I don't plan to do full sorting for opaque surfaces, the card SHOULD work fast even with random order (and SHOULD take care of transparency too, but that's another story)
     
  13. ben6

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    Hrm do we know this mystery Nvidia engineer???
     
  14. Mize

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    Huh? I read graphs too. Graphs are supposed to be graphical representations of data, not graphical sensationalism of data. You'll note that all other graphs are properly scaled and yet the one that demonstrates how important this feature is...well it's sensational!

    As the author of several dozen technical papers I can assure you that presenting data like that at a research forum would be totally unacceptable. It looks like it came from the No TnL marketing department!

    The only place you'll ever see that kind of graph is in marketing or economics (those "scientists" who didn't have to take calculus).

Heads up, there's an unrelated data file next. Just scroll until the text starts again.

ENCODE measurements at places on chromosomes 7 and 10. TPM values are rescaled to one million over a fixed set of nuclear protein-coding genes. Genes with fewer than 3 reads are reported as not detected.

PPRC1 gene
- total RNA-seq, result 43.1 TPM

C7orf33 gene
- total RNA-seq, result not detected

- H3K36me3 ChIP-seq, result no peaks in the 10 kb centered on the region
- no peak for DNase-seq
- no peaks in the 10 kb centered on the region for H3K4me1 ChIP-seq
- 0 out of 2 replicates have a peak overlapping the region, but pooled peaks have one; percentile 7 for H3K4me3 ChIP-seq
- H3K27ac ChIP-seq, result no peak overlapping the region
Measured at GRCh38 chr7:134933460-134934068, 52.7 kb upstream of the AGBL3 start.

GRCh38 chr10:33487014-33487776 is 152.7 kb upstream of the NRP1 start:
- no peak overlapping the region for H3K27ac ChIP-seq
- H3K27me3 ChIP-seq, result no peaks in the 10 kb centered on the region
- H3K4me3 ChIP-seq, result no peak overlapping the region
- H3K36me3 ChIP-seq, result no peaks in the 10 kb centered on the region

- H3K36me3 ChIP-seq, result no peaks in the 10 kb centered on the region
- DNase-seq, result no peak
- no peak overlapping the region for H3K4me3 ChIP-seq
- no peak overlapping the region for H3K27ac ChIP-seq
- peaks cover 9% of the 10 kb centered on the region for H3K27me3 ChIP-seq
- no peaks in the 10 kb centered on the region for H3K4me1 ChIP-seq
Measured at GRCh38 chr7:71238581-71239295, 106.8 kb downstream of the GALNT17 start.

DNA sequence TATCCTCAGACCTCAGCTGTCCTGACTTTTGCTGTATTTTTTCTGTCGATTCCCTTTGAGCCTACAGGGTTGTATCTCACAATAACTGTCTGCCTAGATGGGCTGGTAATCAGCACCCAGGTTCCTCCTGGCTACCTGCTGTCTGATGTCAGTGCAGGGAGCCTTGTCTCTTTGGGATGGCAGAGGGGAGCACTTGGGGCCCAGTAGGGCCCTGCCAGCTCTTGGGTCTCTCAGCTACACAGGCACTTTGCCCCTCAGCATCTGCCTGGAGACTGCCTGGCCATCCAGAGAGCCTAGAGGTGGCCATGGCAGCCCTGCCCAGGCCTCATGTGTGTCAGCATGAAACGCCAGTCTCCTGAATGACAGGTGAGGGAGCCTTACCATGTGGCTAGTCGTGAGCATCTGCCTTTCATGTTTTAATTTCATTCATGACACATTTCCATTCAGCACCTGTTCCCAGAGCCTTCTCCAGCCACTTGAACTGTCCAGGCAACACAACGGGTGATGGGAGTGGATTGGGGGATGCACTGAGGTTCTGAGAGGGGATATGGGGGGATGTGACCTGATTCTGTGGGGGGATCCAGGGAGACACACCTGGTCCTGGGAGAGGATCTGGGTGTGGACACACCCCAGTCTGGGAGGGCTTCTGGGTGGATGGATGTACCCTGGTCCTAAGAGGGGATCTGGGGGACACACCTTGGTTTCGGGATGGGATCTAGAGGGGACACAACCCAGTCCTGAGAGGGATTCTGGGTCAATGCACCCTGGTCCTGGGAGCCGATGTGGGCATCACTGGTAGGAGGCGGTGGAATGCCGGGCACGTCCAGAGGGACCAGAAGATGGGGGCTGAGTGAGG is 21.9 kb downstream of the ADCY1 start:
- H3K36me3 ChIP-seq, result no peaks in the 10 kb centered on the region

Mize
    (IMHO of course)
     
  15. Humus

    Humus Crazy coder
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    Well, Matt Craighead (driver writer at nVidia) didn't think so:
    http://www.opengl.org/discussion_boards/ubb/Forum3/HTML/005776.html
    He clearly advices on putting primary effort on sorting by depth.

    Well, just about every BSP based game should do this for static geometry. With a BSP tree it's very easy to draw strictly front-to-back, which is something I do in my GameEngine demo I posted here some weeks ago.
     
  16. Dave Baumann

    Dave Baumann Gamerscore Wh...
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    Well, now they would, as thats when their hardware gets the best performance probably!
     
  17. ram

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    Aquanox does front to back sorting of objects.

    Here is a translated piece out of an interview with one of the 3d engine coders:

     
  18. Kristof